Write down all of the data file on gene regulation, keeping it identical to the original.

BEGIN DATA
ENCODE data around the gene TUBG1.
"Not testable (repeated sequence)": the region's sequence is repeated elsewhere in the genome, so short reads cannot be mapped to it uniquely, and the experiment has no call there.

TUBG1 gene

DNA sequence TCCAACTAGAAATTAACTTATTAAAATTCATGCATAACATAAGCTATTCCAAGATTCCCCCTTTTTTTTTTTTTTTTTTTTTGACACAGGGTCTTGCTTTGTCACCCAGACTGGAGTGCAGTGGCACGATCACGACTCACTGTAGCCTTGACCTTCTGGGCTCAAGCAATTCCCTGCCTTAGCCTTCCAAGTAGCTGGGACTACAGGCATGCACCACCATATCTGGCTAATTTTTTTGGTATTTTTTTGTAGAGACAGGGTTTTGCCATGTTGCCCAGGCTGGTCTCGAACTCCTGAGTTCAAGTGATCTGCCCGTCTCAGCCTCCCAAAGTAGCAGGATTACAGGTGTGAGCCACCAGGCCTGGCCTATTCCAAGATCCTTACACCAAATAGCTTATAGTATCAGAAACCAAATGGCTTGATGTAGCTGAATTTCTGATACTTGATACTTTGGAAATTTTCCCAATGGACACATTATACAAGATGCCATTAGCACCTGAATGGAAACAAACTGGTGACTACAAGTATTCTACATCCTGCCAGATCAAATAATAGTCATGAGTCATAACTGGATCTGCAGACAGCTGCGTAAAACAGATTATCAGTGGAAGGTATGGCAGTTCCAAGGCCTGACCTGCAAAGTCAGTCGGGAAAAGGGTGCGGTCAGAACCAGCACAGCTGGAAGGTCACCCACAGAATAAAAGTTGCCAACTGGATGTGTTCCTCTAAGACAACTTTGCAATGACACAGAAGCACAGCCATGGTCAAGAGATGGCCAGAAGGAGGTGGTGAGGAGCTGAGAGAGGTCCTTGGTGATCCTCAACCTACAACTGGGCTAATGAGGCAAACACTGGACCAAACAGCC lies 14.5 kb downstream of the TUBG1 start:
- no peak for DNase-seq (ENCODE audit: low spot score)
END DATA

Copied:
ENCODE data around the gene TUBG1.
"Not testable (repeated sequence)": the region's sequence is repeated elsewhere in the genome, so short reads cannot be mapped to it uniquely, and the experiment has no call there.

TUBG1 gene

DNA sequence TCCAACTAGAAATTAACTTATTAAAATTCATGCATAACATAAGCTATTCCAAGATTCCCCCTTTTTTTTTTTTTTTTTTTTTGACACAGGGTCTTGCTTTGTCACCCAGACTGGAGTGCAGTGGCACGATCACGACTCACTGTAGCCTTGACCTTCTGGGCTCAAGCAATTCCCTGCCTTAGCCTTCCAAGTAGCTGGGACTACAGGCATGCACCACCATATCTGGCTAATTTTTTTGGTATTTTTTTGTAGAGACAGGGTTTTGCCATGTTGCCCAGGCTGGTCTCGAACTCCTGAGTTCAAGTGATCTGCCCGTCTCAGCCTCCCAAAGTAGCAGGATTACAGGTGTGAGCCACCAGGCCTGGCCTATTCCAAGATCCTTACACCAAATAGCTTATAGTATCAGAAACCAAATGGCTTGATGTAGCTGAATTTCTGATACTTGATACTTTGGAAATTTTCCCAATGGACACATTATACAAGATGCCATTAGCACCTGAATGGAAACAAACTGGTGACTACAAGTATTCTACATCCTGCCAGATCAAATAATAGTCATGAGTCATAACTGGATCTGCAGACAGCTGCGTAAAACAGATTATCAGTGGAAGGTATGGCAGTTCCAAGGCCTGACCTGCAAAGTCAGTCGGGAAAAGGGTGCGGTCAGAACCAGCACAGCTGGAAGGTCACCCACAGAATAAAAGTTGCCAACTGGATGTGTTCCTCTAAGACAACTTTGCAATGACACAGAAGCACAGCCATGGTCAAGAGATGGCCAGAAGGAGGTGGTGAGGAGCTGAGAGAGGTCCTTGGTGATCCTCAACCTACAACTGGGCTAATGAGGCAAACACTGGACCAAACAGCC lies 14.5 kb downstream of the TUBG1 start:
- no peak for DNase-seq (ENCODE audit: low spot score)